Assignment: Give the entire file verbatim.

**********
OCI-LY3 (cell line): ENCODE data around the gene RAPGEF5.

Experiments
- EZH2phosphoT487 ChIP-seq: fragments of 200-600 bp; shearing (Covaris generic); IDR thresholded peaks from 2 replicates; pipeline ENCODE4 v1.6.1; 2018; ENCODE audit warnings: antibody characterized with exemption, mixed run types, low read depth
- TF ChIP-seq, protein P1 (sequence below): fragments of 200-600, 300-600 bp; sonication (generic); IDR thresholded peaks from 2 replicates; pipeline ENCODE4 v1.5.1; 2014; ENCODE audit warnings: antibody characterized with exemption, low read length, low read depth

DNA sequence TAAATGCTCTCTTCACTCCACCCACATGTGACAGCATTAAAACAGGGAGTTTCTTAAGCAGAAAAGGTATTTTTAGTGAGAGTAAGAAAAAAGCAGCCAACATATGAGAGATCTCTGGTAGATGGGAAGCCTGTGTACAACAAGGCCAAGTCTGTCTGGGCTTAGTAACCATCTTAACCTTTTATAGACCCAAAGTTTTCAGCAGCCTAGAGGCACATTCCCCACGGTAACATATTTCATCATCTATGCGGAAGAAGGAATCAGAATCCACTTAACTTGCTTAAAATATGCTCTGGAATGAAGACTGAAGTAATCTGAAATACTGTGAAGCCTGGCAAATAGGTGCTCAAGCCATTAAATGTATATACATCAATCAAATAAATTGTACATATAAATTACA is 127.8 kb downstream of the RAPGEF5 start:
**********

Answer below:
OCI-LY3 (cell line): ENCODE data around the gene RAPGEF5.

Experiments
- EZH2phosphoT487 ChIP-seq: fragments of 200-600 bp; shearing (Covaris generic); IDR thresholded peaks from 2 replicates; pipeline ENCODE4 v1.6.1; 2018; ENCODE audit warnings: antibody characterized with exemption, mixed run types, low read depth
- TF ChIP-seq, protein P1 (sequence below): fragments of 200-600, 300-600 bp; sonication (generic); IDR thresholded peaks from 2 replicates; pipeline ENCODE4 v1.5.1; 2014; ENCODE audit warnings: antibody characterized with exemption, low read length, low read depth

DNA sequence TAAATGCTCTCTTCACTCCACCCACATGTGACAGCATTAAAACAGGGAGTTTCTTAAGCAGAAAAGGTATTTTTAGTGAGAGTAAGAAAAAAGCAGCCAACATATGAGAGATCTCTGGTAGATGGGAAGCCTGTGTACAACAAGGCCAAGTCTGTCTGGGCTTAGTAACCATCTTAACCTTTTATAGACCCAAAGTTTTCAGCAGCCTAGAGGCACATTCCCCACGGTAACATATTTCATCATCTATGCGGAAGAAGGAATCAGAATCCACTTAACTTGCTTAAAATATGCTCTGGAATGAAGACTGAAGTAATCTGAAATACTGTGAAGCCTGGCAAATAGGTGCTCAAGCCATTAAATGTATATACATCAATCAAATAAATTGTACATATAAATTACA is 127.8 kb downstream of the RAPGEF5 start: